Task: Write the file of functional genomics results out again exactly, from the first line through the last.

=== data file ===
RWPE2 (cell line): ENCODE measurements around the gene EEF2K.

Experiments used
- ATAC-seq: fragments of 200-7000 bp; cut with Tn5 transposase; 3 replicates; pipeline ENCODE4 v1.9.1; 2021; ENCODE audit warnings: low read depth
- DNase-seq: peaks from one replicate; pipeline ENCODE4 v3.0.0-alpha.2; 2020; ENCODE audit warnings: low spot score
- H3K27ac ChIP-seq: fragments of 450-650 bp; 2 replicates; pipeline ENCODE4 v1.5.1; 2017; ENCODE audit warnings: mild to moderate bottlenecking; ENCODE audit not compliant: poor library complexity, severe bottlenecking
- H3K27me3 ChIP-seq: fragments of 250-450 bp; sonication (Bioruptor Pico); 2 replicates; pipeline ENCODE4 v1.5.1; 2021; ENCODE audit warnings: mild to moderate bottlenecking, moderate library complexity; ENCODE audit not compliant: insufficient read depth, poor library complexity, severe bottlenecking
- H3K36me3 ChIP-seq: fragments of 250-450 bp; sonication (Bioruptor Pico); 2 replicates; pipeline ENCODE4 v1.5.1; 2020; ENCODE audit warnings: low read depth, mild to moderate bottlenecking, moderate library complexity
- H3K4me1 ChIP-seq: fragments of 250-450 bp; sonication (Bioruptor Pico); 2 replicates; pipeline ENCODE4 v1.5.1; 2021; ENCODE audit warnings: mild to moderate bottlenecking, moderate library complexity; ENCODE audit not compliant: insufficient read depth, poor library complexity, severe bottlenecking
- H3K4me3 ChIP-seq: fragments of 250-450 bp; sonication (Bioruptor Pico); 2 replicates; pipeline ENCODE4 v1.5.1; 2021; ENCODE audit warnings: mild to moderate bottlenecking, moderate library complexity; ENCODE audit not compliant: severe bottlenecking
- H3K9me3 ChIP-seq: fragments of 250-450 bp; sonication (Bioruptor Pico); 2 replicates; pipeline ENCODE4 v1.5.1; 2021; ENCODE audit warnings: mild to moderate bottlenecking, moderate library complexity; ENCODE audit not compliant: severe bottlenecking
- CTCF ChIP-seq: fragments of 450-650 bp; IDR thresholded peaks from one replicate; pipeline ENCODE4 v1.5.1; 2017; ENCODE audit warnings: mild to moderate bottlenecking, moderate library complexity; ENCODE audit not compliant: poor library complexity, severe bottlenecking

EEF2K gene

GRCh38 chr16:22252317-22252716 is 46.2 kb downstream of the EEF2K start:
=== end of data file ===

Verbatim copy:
RWPE2 (cell line): ENCODE measurements around the gene EEF2K.

Experiments used
- ATAC-seq: fragments of 200-7000 bp; cut with Tn5 transposase; 3 replicates; pipeline ENCODE4 v1.9.1; 2021; ENCODE audit warnings: low read depth
- DNase-seq: peaks from one replicate; pipeline ENCODE4 v3.0.0-alpha.2; 2020; ENCODE audit warnings: low spot score
- H3K27ac ChIP-seq: fragments of 450-650 bp; 2 replicates; pipeline ENCODE4 v1.5.1; 2017; ENCODE audit warnings: mild to moderate bottlenecking; ENCODE audit not compliant: poor library complexity, severe bottlenecking
- H3K27me3 ChIP-seq: fragments of 250-450 bp; sonication (Bioruptor Pico); 2 replicates; pipeline ENCODE4 v1.5.1; 2021; ENCODE audit warnings: mild to moderate bottlenecking, moderate library complexity; ENCODE audit not compliant: insufficient read depth, poor library complexity, severe bottlenecking
- H3K36me3 ChIP-seq: fragments of 250-450 bp; sonication (Bioruptor Pico); 2 replicates; pipeline ENCODE4 v1.5.1; 2020; ENCODE audit warnings: low read depth, mild to moderate bottlenecking, moderate library complexity
- H3K4me1 ChIP-seq: fragments of 250-450 bp; sonication (Bioruptor Pico); 2 replicates; pipeline ENCODE4 v1.5.1; 2021; ENCODE audit warnings: mild to moderate bottlenecking, moderate library complexity; ENCODE audit not compliant: insufficient read depth, poor library complexity, severe bottlenecking
- H3K4me3 ChIP-seq: fragments of 250-450 bp; sonication (Bioruptor Pico); 2 replicates; pipeline ENCODE4 v1.5.1; 2021; ENCODE audit warnings: mild to moderate bottlenecking, moderate library complexity; ENCODE audit not compliant: severe bottlenecking
- H3K9me3 ChIP-seq: fragments of 250-450 bp; sonication (Bioruptor Pico); 2 replicates; pipeline ENCODE4 v1.5.1; 2021; ENCODE audit warnings: mild to moderate bottlenecking, moderate library complexity; ENCODE audit not compliant: severe bottlenecking
- CTCF ChIP-seq: fragments of 450-650 bp; IDR thresholded peaks from one replicate; pipeline ENCODE4 v1.5.1; 2017; ENCODE audit warnings: mild to moderate bottlenecking, moderate library complexity; ENCODE audit not compliant: poor library complexity, severe bottlenecking

EEF2K gene

GRCh38 chr16:22252317-22252716 is 46.2 kb downstream of the EEF2K start: